'I know the address,' said Sibyl, in the same tone of reserve.
'I should like to see old Rolfe -- poor old Rolfe.'
'Why do you pity him?'
'Oh -- only a way of speaking. You know the address, you say? Has he written? Has she written?'
'You haven't seen her?'
Sibyl evaded the question.
'Doesn't it seem to you rather strange,' she said, 'that the Rolfes should keep away from me -- never call or write?'
Hugh's lips were set. When she repeated her inquiry more urgently, he gave a peevish answer.
'You cared very little about her at the last. And Rolfe -- when a man marries -- No, I won't see him just yet. I'll write to him when we're away.'
'It wouldn't astonish you' -- Sibyl spoke in a thin voice, not quite under her control -- 'if you heard that Mrs. Rolfe had done her best and her worst against me?'
'She? Against you?'
'I don't know that it matters. You said "poor Rolfe". I should fancy he is poor, in every sense. As I have said so much, it's better to let you know all; it will show you that I am not exaggerating what I have gone through. People knew, of course, that she had called herself a friend of mine; and just then she came into notice -- just enough to give her opportunities of being dangerous. Well, I heard before long that she was slandering me to all her acquaintances. Oh, she knew all about me! It was lucky for me I had a credulous husband. And it still goes on. She came here not long ago; yes, she came. She told me that she knew I was afraid of her, and she threatened me.'
Hugh sat staring like a paralytic.
'She? Rolfe's wife did this?'
'Her motive, I don't know. Pure hatred, it seemed. But I've had a strange fancy. She talked about a woman I used to know very slightly, a Mrs. Strangeways, and seemed to be in fear of her; she said that woman and I were circulating stories about her. And I have wondered -- Why are you looking like that?'
'She must be mad. -- I'll tell you. I only wish I had told you before. She was there that night -- at Redgrave's. But for her it would never have happened. I saw him standing with her, by the window of his room -- that is, I saw a woman, but it wasn't light enough to know her; and all at once she ran back, through the open French windows into the house; and then I rushed in and found her there -- it was Rolfe's wife.'
'Why did you keep this from me?'
'She implored me -- vowed there was nothing wrong -- cried and begged. And I thought of Rolfe. I see now that I ought to have told him. The woman must be crazy to have behaved like this to you.'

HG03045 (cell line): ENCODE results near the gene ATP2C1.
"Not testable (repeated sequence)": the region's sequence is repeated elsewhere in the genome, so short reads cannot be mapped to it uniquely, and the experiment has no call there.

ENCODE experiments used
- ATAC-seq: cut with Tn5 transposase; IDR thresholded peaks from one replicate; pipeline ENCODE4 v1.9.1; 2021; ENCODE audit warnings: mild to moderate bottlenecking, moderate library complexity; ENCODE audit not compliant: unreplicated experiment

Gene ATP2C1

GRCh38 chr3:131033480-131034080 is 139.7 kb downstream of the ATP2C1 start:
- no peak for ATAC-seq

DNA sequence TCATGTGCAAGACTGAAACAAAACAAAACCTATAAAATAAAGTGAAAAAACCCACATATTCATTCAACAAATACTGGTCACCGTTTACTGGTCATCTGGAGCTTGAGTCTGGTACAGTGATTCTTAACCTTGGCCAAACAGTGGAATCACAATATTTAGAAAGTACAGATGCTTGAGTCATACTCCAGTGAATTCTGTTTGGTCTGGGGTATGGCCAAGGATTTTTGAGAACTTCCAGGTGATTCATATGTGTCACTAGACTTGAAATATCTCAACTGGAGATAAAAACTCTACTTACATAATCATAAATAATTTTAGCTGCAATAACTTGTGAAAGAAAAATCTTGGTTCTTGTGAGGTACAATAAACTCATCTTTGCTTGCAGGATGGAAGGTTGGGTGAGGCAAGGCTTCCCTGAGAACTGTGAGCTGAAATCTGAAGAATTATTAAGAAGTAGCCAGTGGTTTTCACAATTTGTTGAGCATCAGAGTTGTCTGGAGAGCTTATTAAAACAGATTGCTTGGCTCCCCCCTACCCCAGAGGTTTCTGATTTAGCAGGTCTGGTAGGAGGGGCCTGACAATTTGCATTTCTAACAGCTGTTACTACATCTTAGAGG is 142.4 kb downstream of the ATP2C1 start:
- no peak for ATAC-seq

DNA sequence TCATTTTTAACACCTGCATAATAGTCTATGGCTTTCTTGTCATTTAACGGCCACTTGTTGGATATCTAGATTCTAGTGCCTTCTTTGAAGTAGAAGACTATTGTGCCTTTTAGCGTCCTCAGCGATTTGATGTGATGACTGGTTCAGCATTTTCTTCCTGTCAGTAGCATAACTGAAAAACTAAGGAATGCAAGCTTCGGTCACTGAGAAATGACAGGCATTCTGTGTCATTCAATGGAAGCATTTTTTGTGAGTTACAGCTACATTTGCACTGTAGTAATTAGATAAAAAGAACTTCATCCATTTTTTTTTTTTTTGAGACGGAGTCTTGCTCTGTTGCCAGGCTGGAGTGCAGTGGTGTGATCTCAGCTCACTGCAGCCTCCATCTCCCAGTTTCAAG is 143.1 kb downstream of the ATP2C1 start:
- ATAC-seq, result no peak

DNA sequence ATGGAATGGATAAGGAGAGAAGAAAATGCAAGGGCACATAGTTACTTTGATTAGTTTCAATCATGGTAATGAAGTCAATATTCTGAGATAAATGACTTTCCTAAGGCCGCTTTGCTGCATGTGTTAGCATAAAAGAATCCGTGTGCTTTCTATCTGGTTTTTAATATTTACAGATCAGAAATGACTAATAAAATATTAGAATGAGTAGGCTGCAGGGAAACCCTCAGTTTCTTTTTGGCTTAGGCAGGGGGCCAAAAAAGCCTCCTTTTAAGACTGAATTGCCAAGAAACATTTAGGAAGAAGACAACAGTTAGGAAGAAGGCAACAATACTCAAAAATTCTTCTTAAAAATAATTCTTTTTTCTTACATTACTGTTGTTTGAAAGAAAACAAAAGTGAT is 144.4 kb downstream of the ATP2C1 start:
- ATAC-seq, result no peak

Sibyl's face shone.
'Now I understand. This explains her. Oh, my dear, foolish husband! After all, you did not tell the whole truth. To spare your friend's feelings, you risked your wife's reputation. And I have been at the mercy of that woman's malice! Don't you think, Hugh, that I have had to bear a little more than I deserved? Your distrust and what came of it -- I have long forgiven you all that. But this -- wasn't it rather too hard upon me?'
He flinched under her soft reproach.
'I couldn't be sure, Sibyl. Perhaps it was true -- perhaps she was only there ----'
A flash of scorn from her eyes struck him into silence.
'Perhaps? And perhaps she meant no harm in lying about me! You will send at once for Rolfe and tell him.'
Hugh moved from her, and stood with his face averted.
'Can you hesitate for a moment?' she asked severely
'Why need I tell Rolfe? Send for her, and say what you like. Won't that be enough? It's awful to think of telling Rolfe. Don't ask me do to that, Sibyl.'
He approached her, voice and attitude broken to humility. Sibyl grew only more resolute.
'You must tell him. Don't you owe it me?'
'By God, I can't do that! -- I can't do that! Have her here, before us both. Shame her and threaten her as much as you like; but don't tell Rolfe. It's like you and me, Sibyl. Suppose she has really done no wrong, and we put that thought into his mind?'
'Have you lost all your senses?' she exclaimed passionately. 'Must I keep reminding you what she has done to me? Is a woman that will behave in that way likely to be innocent? Is her husband to be kept in the dark about her, deceived, cheated? I can't understand you. If you are too cowardly to do your plain duty -- Hugh, how am I talking? You make me forget myself. But you know that it's impossible to spare your friend. It wouldn't be just to him. Here's a form; write the telegram at once.'
'Write it yourself,' he answered, in a low, nerveless voice, moving away again.
It was quickly done, though Sibyl paused to reflect after the first word or two. The message ran thus ----
'I want to see you and Mrs. Rolfe before going away. Please both come this evening if possible. If you cannot, reply when.'
Without showing what she had written, she left the room, and despatched a servant to the post-office.